Post-traumatic stress disorder, or PTSD, is a commonly discussed psychological problem, but it’s one that, for all the sufferers we know of, remains infuriatingly opaque. Mental illness tends to have a physical “correlate,” something in the body that corresponds to the onset of symptoms, and in the case of PTSD, we just haven’t been able to locate it. But scientists working for the U.S. armed forces may finally have the cause.
The New York Times has an in-depth look at the history and the cutting edge science of PTSD for which they spoke to neuropathologist Daniel Perl (among others) about what we know of the disorder’s causes and possible future treatments. Perl and his colleagues have proposed that subtle scarring between the gray matter and the white matter of the brain caused by blast waves, concussions, and other brain injuries, which they’re calling brown dust, might be the physical correlate for PTSD’s mental symptoms.
These scars tend to collect at the parts of the brain responsible for sleep, cognition, and other injury-prone areas. Interestingly, the scars also seem to grow as a pattern over time, which might explain why PTSD symptoms can get worse as time goes on. Probably the most worrying implication, though, is that this might be a commonplace symptom of being near blast waves. Studies of “breacher teams,” experts who place small explosive charges on doors to get them off their hinges, have found signs of this damage even when the breachers never go near a war zone. The implication is that brain damage, near modern explosives and thus during modern warfare, is essentially impossible to avoid.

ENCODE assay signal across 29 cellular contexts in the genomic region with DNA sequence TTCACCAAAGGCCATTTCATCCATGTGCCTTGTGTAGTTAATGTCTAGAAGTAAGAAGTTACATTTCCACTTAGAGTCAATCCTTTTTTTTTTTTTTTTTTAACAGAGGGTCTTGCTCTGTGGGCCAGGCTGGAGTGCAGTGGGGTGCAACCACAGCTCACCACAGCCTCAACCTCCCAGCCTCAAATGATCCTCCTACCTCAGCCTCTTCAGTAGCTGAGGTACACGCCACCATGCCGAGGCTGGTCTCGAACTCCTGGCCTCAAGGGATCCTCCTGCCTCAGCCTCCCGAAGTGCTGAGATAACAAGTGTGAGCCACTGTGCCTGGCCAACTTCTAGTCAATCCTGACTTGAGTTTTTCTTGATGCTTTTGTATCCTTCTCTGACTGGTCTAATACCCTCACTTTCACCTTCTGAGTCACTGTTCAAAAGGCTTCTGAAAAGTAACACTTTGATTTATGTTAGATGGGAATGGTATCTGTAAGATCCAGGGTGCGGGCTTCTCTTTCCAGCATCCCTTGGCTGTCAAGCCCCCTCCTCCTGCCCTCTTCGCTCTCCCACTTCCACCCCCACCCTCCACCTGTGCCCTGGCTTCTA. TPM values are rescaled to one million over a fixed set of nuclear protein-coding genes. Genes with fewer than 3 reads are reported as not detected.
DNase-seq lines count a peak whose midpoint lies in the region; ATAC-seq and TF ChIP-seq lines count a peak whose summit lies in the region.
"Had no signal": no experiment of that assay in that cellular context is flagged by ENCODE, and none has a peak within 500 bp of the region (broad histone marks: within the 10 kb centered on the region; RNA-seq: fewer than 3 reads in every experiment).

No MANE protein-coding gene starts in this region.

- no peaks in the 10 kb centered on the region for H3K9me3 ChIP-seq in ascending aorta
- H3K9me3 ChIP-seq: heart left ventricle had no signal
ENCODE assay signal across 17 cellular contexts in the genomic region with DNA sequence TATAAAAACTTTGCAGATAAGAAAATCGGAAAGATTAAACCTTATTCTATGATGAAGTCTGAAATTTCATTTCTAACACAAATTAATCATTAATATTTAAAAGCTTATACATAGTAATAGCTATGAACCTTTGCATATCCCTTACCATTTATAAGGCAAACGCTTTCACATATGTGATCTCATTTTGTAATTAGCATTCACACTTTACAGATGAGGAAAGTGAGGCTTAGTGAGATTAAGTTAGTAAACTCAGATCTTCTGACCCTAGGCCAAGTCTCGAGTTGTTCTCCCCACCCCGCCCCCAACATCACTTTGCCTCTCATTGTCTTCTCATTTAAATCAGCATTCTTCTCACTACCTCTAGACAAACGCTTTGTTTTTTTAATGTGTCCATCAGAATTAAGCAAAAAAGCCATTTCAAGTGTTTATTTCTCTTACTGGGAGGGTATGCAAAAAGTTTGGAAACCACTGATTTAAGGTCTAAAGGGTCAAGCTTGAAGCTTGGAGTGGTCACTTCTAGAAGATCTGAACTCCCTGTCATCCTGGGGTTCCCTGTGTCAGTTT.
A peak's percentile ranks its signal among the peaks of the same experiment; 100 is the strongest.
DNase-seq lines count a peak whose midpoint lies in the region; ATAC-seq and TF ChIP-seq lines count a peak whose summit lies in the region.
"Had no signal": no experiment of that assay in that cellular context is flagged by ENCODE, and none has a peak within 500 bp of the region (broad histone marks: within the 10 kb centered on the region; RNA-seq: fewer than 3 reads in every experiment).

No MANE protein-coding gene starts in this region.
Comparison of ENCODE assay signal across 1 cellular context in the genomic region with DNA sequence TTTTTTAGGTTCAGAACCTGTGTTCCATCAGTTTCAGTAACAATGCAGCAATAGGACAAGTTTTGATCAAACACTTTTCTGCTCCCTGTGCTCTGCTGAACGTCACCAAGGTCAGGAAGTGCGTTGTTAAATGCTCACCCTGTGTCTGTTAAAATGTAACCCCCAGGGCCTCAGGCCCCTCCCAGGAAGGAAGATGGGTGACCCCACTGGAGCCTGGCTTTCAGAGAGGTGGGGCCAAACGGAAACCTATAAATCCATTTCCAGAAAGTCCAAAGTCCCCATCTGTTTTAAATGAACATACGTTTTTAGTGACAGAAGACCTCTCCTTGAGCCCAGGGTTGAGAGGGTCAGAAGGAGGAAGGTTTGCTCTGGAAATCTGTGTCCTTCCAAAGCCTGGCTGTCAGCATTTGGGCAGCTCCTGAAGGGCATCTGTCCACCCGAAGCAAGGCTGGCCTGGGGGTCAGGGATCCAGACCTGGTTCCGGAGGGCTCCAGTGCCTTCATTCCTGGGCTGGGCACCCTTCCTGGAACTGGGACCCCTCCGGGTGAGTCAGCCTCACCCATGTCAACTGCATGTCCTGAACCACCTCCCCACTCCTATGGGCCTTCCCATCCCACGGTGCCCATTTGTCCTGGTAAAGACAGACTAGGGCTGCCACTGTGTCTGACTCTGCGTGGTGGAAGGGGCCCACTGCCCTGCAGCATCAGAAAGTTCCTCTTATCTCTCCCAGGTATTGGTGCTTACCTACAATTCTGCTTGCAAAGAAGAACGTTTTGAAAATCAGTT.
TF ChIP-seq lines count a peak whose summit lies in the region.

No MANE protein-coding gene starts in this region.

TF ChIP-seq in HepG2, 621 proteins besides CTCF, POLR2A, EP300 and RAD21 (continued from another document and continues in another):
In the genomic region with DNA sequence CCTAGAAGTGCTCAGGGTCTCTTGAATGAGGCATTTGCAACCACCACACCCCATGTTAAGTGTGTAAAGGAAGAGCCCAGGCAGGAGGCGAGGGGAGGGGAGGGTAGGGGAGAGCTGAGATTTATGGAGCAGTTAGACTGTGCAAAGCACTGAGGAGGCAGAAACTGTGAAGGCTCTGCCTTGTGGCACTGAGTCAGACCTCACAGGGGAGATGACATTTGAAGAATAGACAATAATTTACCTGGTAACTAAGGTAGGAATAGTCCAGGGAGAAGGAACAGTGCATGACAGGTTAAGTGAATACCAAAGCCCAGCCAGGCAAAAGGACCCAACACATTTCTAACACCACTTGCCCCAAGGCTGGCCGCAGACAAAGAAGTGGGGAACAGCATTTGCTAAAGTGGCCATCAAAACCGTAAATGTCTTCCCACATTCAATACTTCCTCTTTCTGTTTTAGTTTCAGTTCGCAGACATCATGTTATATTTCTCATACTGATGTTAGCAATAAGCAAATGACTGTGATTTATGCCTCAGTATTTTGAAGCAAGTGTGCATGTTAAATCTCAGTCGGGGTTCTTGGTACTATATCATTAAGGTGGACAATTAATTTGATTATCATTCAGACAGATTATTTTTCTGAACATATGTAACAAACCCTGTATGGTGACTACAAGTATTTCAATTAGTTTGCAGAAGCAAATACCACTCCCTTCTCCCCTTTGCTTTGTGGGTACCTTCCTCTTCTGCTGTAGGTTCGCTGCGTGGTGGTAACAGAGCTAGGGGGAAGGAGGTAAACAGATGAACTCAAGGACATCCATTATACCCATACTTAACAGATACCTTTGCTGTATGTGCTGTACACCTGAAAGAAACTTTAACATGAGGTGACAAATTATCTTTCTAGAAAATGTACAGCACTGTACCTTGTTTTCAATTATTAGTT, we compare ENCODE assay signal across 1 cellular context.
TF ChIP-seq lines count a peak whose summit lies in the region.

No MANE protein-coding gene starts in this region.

It’s worth remembering that treating a physical correlate for a psychological illness doesn’t treat the emotional aspect. And it’s not clear, yet, how this scarring might be prevented, or if it even can be. But finding the physical correlate is an important step in solving a debilitating psychological problem.
(Via Boing Boing)